> > is what worries me. I don't have the need to learn it.
> > e.g. Git != like learning a bike. I feel I'd forget everything if you
> > don't use it every day.
> > My view ATM is: Every VCS is crap. Choose the one with the least
> > drawbacks.
> Well, donno. For me git is like vim: I have my own 10 git commands that
> I use and simply ignore the rest. Sure, I do some things the hard way,
> but it works. Lemme summarize my git experience as quickly as possible.
> See if this is not enough as a simple git tutorial:
> First thing: clone the repository so you have something local to work
> git clone repo-url
> Branch management:
> See what branches you have:
> git branch
> Checkout a branch:
> git checkout
> Copy the current branch into a new one and switch to it:
> git checkout -b new-branch-name
> After you hack and you want to commit everything:
> git add new-files
> git commit -a
> If just want to commit some of the modified files:
> git commit list-of-files ...
> To amend fixes to the last commit:
> git commit --amend ...
> Removing, moving, ...
> git rm
> git mv
> Get a log:
> git log
> git log branch-name
> Get a diff:
> git diff
> git diff branch/commit/tag-name
> git diff branch/commit/tag-name1 branch/commit/tag-name2
> See a commit:
> git show commit-hash
> GUI tool:
> gitk (Tcl/Tk tool)
> gitk --all (shows all branches)
> giggle (Gtk-based tool)
> - Commit all changes locally, such that git diff returns nothing
> - Get remote changes:
> git fetch
> - Rebase your changes on top of remote changes:
> git rebase origin/master (different for other branches)
> - Push it out:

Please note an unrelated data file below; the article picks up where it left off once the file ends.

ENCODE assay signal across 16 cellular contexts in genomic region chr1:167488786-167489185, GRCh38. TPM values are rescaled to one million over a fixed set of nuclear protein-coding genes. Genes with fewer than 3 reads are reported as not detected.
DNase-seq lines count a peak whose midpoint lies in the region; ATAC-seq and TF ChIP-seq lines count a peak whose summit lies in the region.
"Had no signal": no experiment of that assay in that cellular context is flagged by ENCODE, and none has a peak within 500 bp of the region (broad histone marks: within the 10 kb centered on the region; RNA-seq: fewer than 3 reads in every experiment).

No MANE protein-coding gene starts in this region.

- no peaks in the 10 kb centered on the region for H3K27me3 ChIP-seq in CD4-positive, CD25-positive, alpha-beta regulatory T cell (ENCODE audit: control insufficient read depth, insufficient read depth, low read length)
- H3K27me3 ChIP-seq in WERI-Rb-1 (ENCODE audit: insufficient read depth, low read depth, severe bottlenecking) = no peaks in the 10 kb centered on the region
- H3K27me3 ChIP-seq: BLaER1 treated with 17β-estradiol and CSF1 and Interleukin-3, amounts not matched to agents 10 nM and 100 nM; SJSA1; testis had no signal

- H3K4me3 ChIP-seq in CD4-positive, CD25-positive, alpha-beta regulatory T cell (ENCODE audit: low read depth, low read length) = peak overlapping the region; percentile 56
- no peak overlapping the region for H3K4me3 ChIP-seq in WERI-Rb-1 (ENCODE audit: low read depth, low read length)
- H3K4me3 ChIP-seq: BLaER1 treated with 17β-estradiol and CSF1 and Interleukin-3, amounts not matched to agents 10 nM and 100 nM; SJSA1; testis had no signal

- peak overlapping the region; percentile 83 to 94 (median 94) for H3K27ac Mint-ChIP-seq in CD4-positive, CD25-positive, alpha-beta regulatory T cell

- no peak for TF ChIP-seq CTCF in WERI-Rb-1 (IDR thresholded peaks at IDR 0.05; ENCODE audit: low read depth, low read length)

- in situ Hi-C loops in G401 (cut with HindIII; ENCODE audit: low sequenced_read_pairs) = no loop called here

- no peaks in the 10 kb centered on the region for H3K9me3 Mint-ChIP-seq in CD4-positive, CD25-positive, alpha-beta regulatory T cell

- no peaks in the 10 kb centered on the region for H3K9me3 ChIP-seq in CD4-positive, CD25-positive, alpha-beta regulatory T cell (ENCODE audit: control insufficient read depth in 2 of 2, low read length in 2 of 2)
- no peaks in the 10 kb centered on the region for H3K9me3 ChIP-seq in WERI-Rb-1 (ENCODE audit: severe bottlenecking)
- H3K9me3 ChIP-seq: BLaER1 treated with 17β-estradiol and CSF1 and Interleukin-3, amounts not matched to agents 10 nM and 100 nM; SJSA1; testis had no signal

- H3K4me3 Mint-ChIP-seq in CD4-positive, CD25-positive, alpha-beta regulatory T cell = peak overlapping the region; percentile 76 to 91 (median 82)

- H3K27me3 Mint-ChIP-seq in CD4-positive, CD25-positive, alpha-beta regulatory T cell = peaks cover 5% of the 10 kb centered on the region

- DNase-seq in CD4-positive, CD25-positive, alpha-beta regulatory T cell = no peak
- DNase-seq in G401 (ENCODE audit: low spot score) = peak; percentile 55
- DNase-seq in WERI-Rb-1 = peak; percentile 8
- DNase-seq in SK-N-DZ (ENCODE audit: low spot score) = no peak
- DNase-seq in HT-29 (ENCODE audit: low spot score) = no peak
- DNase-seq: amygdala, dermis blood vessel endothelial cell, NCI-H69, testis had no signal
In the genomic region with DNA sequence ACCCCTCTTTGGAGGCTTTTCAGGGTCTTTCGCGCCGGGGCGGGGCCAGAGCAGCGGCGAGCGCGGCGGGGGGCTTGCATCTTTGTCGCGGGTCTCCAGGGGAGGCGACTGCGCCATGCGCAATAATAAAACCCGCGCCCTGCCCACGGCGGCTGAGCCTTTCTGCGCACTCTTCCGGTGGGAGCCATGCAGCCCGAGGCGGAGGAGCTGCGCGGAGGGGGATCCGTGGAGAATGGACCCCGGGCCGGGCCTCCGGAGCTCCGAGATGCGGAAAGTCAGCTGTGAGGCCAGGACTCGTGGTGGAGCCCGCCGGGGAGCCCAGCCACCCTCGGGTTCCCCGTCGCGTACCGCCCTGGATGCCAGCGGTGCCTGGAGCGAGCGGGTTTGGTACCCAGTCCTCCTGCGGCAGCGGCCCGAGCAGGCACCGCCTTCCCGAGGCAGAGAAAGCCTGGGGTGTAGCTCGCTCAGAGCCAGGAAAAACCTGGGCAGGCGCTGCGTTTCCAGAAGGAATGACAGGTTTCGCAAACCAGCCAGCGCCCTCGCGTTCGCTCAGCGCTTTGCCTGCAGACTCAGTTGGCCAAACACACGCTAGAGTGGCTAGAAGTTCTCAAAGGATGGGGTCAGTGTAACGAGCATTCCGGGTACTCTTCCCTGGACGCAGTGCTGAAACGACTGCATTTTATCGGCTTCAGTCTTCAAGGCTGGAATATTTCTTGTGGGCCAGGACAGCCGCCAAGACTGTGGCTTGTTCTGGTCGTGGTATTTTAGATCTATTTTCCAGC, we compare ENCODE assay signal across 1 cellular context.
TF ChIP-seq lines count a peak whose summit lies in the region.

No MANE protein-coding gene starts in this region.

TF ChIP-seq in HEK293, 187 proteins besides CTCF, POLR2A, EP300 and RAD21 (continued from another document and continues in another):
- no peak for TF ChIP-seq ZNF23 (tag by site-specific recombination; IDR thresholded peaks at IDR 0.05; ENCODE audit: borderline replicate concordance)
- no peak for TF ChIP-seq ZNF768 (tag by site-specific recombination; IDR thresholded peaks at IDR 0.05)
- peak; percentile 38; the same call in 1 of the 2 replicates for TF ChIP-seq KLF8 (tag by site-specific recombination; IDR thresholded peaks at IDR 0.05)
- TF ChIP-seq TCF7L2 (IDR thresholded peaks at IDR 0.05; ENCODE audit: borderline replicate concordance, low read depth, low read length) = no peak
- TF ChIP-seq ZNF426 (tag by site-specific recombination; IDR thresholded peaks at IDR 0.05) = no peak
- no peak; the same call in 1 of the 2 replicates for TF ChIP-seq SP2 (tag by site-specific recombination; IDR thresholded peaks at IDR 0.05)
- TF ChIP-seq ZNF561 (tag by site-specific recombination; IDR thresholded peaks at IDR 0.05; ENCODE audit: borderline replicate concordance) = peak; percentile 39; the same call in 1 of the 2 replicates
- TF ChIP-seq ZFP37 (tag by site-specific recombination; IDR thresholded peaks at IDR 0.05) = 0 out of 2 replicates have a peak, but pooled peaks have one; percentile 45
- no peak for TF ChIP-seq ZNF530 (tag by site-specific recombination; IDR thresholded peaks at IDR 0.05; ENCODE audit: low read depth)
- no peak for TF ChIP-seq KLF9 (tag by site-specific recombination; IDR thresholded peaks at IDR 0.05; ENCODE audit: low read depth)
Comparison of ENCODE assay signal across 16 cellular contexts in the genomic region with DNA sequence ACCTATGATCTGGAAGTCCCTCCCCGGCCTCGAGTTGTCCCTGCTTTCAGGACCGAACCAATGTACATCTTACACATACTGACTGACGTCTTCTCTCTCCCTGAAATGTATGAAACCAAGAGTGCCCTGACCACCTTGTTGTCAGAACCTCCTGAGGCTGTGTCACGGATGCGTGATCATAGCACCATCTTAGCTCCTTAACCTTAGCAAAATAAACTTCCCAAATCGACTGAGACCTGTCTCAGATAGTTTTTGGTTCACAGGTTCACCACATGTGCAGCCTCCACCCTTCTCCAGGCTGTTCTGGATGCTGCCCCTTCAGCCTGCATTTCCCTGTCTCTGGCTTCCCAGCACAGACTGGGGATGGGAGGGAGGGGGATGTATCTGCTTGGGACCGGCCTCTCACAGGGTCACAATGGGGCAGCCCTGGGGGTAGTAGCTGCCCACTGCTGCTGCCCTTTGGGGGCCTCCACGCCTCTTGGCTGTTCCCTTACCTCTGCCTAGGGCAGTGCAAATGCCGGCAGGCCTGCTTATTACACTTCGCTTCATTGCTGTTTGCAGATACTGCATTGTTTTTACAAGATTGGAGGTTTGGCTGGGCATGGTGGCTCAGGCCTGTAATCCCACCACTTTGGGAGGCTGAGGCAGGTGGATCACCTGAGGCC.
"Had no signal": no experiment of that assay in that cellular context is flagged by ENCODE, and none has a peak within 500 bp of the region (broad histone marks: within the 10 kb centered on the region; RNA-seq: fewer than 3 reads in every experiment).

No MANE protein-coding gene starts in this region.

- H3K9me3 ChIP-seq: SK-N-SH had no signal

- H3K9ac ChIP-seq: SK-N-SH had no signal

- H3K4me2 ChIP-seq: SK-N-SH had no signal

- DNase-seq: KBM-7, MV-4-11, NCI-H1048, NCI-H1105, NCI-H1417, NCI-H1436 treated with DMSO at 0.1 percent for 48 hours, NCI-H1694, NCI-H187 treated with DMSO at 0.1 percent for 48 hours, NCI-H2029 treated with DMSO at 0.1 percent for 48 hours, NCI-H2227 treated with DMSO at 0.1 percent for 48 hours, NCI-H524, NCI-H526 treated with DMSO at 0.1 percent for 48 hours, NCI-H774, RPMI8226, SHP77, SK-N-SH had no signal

> git push origin
> Applying patches:
> - When someone emails a git-generated patch to cairo-list, I just save
> it to a file in Evo, then do:
> git am email-file
> Other hackers' repos:
> - Adding someone's personal repo:
> git remote add irc-nick repo-url
> - Seeing "remote" branches:
> git branch -r
> - Reviewing someone's branch:
> gitk/giggle/... irc-nick/branch-name
> - Merging someone's branch:
> git merge irc-nick/branck-name
> Cherry-picking commits to stable branch:
> - Checkout stable:
> git checkout 1.4
> - Go over all commits in the devel branch:
> gitk master
> - Choose commits to cherry-pick do:
> git cherrypick commit-hash
> (gitk copies the commit-hash into PRIMARY when you select a commit)
> Revising history:
> - Undo commit, changes the commit into local changes, so I can modify
> and recommit:
> git reset before-commit-hash
> - Throw away changes after some commit:
> git reset --hard before-commit-hash
> That's pretty much all I use with (and mostly all I know about) git.
> > Git is something like:
> > + swiss army knife.. great hackers will be loads more productive
> > + really fast
> > - usability is crap (names of the commands, good *easily understandable* documentation)
> > - due above: lesser hackers/wannabees will not benefit at all and likely
> > are left out
> > - (sane/Python) scriptability is crap
> > - windows support is still bad
> > But all DVCS systems have drawbacks. Hg where you (IIRC) tag using some
> > file, so you get merging problems there (forgot specific, just thought
> > 'sucks'). Bzr.. not a swiss army knife.
> > My original plan was to leave everything for another year or so.. see
> > what the result is after that (progress made).
> > > > I know Git has something like:
> > > > git://git.gnome.org/~username/myrepos
> > > >
> > > > Is such a thing wanted? IMO I'd rather have real repositories (like any
> > > > SVN user can create repositories ATM). For pet projects that aren't
> > > > suitable as a general GNOME repository, use something other than GNOME
> > > > to host it.
> > >
> > > Oh definitely yes. Those are the main reason of the whole D in "DVCS"
> > > thing. You may get away without providing it, it would just mean that
> > > people will have to find another host for it. The reason? Lets see:
> > I don't understand this. Why not make a branch in cairo then? It is
> > hosted by the same thing, so you already have access to it.
> If everyone has commit access to the central module, yes, branches may
> do the same thing, at the expense of leaving tens if not hundreds of
> visible stale branches on your central repo. Something that didn't work